When I met Tim Brown sometime in 2005 or 2006, Blood Root Mother had a small shack we rehearsed in located in our drummer Brandon’s backyard. With a crudely painted rainbow emanating from one of the sides, we called it the Rainbow Shack. We played loud, loud music in there, then we had little parties. This is where I met Tim Brown, I think he spilled some beer in there.
Tim is a creative and eclectic musician with a flair for visual design. Or maybe he is a designer with a flair for music. In fact, I’m not sure if he is a finer musician or graphic artist. He has designed two album covers for me, and illustrated the cover of the guitar method book that I wrote and will hopefully someday publish.
On the musical side of things he has always struck me as unique, intellectual, and painfully romantic—in a good way.
“I always shoot for music that is emotionally evocative but that doesn’t dredge up any sour nostalgia,” Tim explains. “I think that’s probably one of the main components I’d say that informs my melodic and song-writing sensibility.”
It wasn’t until 2011, while Tim was recording his Tim Brown and Friends album, that I really worked with him, despite having known him for five years.
He had me write and record some banjo parts for several tracks on the CD. It was a large collaboration of musicians including Elliot Weiner of Blood Root, and Alex Hertogs, with whom I performed in The Plainsmen. Some of the songs I featured on include “Smoke From Grandpa’s Pipe” and “Amazing Grace”.
Aside from playing banjo, Tim had me record a laughably bad spoken-word quotation from a Jack Kerouac novel. He also had me sing a two part harmony with him on “Slow Down”, an odd song better heard than described.
(Tip: You might want headphones if your co-workers or people with sensitive ears are nearby. I leave it to Tim to illuminate the details.)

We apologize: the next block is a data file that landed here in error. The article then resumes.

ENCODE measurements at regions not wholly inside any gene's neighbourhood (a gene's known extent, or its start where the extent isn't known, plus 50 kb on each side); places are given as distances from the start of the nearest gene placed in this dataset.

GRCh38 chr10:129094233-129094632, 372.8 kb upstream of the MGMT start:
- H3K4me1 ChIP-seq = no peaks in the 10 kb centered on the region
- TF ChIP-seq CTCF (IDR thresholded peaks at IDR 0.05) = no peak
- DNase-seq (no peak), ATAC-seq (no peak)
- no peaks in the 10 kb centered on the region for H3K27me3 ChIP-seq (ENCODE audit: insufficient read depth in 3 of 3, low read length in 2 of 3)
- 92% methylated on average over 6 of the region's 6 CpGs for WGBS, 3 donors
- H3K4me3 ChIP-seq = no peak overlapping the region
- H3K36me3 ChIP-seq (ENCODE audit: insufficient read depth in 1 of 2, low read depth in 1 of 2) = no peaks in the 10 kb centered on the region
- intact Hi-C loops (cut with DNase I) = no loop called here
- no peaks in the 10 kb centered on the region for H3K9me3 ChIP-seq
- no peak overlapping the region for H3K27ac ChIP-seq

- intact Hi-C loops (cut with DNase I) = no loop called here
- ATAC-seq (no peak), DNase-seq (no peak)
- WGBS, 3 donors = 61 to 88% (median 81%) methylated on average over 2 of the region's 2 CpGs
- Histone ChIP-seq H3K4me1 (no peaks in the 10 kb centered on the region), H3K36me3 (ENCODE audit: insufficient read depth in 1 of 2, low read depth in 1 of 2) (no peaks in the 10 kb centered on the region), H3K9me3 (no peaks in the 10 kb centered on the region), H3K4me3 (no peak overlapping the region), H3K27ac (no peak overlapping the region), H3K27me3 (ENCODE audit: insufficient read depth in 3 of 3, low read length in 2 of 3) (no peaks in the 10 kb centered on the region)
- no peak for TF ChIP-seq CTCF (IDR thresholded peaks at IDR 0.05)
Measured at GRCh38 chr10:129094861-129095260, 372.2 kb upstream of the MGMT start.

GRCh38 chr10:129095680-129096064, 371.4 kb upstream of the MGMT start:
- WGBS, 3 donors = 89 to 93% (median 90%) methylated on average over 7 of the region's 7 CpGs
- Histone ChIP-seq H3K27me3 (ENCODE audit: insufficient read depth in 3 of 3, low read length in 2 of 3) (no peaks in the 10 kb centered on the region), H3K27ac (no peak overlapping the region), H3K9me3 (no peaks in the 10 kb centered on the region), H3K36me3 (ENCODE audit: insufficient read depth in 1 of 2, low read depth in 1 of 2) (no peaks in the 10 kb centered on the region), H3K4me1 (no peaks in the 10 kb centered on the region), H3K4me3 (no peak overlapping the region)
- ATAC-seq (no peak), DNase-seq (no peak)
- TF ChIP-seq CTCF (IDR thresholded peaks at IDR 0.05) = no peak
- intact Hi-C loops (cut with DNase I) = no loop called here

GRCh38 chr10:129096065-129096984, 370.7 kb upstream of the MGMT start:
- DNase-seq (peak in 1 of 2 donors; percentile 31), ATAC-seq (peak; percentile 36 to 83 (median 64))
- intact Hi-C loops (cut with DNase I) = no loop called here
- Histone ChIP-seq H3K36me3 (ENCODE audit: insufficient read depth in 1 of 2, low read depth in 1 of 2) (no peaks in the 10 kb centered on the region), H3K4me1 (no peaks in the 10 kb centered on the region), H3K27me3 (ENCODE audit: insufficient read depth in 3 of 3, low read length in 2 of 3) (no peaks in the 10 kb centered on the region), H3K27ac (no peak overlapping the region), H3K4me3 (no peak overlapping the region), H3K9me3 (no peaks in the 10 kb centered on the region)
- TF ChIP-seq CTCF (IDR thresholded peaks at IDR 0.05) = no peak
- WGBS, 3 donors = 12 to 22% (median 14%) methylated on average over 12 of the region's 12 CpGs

Tim’s most recent project was Twin Sisters, written and recorded alongside Jeremy Lunde. Though slightly more focused, it was another eclectic album.
“Jeremy and I sought out to make music with an ‘old soul’,” Tim tells me. “We are big fans of classic psychedelic rock and we take a lot of inspiration from songs that have that sensibility even if they were created recently. This album was the first project I was part of that had a consistent string of songs that seemed to be part of a whole.”
As with all of Tim’s projects, Twin Sisters was a labour of love; created at the whims and desires of the artists, no compromises of creativity except those which can occur between a working duo.
“Throughout the process of creating and recording these songs, there were times when we didn’t want to practice or were a bit tired during recording,” says Tim. “But pushing through and getting the takes we needed are totally worth it, if not just for the memories—and these tracks we can remember those times with.”
While some of the music was lifted from pieces and ideas that had been brewing for years, some were more spontaneous, such as the seriously bluesy and moody “Good Stories We Can Never Tell”.
“We wrote it almost entirely in the studio around the stand-up bass part.”
About Robert Leo Newton
Robert Leo Newton is a singer-songwriter, music teacher, and recording artist from the Twin Cities. He is a fourteen year veteran of the indie progressive rock scene. (Read more…)
(Robert Leo Newton, 2015)